Audiometric outcomes following cochlear implantation (CI) in patients with temporal bone fracture (TBF) are variable and the pathophysiology is not well understood. Herein, we describe otopathologic findings in two such cases to provide insight into pathophysiology and outcomes.
Two patients had a history of head trauma resulting in bilateral TBF and sudden, profound, sensorineural hearing loss.
Both cases underwent unilateral CI following head trauma.
Both TBs from each patient were harvested postmortem and histologically analyzed to determine fracture lines, intralabyrinthine fibroosseous changes, and spiral ganglion neuron (SGN) counts. Clinical histories and audiometric outcomes were also reviewed.
In both cases, the implanted TB showed extensive intracochlear ossification, which was greater when fracture involved the cochlea. In contrast, the nonimplanted cochleae were patent with small osseous deposits at the round window membrane. Interaural SGN counts were lower on the implanted side and hearing results were moderate to poor.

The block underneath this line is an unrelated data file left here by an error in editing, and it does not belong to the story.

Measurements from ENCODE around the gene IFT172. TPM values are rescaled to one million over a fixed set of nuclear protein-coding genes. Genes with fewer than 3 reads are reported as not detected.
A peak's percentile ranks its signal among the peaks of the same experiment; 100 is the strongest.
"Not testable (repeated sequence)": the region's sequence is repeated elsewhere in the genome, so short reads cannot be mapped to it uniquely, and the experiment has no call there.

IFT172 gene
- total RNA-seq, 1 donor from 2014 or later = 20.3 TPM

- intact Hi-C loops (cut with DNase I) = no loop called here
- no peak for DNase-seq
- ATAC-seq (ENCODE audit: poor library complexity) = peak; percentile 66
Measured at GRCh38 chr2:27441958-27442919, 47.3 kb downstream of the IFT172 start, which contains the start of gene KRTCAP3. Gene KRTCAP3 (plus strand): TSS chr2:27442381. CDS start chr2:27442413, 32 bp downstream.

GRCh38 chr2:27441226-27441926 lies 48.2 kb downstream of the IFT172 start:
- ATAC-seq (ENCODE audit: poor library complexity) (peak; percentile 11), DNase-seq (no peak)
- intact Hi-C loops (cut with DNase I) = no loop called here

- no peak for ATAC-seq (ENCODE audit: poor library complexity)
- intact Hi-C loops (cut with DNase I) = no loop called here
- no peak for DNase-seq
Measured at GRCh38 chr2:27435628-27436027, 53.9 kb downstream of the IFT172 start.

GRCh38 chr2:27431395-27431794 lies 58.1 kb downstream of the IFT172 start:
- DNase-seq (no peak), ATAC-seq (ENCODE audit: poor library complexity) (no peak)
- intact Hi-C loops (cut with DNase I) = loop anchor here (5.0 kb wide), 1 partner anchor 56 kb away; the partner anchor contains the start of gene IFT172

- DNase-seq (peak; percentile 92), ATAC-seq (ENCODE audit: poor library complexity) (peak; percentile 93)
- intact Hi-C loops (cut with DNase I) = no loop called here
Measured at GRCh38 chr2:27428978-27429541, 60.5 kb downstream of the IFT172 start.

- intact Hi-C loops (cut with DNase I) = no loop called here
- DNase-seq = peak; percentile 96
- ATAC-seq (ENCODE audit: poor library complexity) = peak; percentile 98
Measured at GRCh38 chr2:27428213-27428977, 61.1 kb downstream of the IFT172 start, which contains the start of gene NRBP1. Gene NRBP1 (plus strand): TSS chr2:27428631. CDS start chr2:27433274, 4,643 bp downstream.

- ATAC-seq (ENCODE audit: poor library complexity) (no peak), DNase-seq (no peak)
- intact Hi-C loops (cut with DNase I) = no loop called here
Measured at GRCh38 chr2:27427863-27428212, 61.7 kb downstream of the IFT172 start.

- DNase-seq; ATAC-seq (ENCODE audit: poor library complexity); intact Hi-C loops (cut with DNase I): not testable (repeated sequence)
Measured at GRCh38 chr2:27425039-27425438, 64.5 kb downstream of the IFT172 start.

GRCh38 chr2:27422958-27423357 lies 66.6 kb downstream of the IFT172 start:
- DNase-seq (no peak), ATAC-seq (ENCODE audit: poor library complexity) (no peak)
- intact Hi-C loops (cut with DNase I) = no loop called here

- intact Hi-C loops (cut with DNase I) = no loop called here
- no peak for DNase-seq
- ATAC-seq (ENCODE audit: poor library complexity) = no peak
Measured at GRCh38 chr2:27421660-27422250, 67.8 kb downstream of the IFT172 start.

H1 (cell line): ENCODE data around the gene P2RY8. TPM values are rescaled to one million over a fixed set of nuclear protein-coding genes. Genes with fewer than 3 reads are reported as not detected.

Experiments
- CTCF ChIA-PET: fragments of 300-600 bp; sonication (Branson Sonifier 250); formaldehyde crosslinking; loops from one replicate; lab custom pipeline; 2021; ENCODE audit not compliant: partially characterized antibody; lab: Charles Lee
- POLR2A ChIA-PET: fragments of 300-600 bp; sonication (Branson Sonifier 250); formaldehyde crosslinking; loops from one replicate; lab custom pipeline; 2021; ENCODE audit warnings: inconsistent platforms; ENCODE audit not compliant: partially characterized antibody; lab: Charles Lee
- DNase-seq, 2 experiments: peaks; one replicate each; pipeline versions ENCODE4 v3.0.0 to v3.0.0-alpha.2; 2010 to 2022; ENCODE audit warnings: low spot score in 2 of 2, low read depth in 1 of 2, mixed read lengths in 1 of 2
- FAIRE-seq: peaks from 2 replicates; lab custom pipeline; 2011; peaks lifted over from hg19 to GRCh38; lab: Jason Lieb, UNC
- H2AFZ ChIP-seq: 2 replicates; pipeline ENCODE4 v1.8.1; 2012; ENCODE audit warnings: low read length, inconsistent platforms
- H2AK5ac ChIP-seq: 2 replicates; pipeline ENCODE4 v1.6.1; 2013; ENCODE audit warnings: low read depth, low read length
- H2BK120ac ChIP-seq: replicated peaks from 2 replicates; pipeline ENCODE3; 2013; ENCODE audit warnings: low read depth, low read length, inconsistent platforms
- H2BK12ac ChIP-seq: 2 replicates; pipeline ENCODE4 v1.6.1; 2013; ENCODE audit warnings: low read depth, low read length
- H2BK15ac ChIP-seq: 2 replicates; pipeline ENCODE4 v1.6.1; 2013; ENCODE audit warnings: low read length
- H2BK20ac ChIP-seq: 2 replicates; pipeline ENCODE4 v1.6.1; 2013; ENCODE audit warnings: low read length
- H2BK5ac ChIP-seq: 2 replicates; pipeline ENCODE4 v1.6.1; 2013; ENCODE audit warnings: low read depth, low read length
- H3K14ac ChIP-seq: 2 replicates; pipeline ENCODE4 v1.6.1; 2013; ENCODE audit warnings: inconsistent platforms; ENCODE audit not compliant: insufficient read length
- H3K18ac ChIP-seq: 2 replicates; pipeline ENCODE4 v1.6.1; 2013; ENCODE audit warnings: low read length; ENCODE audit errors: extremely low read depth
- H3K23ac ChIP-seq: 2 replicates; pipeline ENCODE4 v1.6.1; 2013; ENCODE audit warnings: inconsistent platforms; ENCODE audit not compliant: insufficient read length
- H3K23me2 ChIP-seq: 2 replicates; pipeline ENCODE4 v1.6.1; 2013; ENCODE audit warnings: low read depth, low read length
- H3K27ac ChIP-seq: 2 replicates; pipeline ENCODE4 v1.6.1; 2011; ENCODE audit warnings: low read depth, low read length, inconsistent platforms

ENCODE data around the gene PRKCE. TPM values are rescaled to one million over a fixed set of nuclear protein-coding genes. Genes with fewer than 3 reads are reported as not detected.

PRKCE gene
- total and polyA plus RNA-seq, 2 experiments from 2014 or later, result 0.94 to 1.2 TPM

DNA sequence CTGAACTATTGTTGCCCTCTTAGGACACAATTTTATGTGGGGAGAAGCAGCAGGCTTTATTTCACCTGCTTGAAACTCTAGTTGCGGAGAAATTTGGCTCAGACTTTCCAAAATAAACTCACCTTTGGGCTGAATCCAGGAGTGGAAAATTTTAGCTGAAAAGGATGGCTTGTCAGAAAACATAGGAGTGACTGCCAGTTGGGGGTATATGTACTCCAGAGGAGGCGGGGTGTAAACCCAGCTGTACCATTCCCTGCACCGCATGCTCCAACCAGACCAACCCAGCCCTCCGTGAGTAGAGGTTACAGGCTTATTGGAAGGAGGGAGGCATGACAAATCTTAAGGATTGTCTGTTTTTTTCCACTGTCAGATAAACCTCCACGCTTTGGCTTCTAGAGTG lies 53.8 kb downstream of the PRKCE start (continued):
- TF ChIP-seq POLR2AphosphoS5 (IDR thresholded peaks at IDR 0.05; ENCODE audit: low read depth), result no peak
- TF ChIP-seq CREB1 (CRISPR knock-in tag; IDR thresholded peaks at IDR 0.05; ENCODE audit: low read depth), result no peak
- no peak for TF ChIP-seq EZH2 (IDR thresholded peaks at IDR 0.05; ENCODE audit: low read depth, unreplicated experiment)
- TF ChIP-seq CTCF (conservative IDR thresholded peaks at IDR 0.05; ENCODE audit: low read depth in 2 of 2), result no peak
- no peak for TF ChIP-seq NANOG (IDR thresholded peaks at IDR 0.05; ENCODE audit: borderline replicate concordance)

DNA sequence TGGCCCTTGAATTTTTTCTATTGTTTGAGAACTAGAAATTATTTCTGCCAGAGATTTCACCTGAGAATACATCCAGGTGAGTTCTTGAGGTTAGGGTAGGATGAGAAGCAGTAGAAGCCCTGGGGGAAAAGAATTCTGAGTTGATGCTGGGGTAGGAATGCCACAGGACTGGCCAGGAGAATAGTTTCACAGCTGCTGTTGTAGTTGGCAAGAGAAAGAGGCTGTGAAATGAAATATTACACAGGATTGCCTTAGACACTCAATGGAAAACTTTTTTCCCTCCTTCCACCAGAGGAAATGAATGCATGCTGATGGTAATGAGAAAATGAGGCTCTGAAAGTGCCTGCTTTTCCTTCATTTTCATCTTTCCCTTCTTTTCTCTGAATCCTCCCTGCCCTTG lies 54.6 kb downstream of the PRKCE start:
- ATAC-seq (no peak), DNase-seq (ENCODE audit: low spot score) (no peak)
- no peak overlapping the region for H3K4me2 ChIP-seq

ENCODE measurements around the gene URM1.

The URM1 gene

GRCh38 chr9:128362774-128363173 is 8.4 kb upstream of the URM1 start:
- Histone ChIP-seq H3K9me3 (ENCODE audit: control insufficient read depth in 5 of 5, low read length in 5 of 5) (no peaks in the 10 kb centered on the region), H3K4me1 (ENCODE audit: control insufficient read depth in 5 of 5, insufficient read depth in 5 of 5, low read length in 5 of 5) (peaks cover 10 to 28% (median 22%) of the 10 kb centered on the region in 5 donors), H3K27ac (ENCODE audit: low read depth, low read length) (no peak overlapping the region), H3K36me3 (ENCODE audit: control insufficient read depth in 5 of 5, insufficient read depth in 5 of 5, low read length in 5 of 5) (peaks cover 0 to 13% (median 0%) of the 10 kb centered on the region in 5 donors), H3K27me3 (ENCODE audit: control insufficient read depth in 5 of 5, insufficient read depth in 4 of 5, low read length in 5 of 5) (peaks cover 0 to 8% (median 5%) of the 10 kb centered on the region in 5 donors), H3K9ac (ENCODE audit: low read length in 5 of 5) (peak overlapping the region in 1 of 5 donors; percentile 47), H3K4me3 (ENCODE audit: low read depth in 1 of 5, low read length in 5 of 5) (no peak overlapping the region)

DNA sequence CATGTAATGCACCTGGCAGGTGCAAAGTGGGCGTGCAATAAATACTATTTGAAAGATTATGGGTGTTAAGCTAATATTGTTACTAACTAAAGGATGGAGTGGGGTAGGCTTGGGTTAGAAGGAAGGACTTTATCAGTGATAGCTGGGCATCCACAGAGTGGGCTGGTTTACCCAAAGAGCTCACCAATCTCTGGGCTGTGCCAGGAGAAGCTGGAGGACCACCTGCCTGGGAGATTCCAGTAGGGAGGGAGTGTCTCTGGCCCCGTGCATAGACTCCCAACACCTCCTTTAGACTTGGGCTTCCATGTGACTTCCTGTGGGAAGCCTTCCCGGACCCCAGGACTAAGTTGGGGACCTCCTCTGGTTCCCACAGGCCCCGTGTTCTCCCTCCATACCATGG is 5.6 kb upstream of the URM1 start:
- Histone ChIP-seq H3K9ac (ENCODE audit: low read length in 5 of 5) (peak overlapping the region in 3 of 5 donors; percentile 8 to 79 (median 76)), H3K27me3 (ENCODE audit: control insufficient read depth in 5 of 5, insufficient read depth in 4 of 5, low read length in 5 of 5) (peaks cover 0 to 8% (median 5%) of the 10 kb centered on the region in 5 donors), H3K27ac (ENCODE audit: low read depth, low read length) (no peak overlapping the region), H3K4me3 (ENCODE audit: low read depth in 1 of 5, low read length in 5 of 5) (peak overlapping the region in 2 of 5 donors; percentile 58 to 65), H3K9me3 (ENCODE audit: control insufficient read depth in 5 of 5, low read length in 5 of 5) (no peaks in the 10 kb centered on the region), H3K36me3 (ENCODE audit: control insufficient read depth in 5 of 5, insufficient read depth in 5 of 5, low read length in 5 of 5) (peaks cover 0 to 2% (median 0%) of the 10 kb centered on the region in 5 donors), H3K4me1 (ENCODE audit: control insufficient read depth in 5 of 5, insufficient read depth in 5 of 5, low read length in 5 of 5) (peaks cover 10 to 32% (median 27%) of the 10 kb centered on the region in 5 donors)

Otopathologic analyses of patients with a CI after bilateral TBF are rare. Based on otopathology of two patients with bilateral TBF and subsequent CI, implanted TBs show extensive intracochlear fibroosseous changes greater than the nonimplanted side. Findings have implications for auditory rehabilitation after TBF.
*Department of Otolaryngology, Massachusetts Eye and Ear Infirmary
†Department of Otolaryngology, Harvard Medical School, Boston
‡Department of Otolaryngology, UMass Medical Center
§University of Massachusetts Medical School, Worcester, Massachusetts
Address correspondence and reprint requests to Elliott D. Kozin, M.D., Aaron K Remenschneider, M.D., M.P.H., Massachusetts Eye and Ear Infirmary, 243 Charles Street, Boston, MA 02114; E-mail: Elliott_Kozin@meei.harvard.edu; Aaron_Remenschneider@meei.harvard.edu
Grant Support: NIDCD (NIH) Grant # 2R01-DC000152.
The authors disclose no conflicts of interest.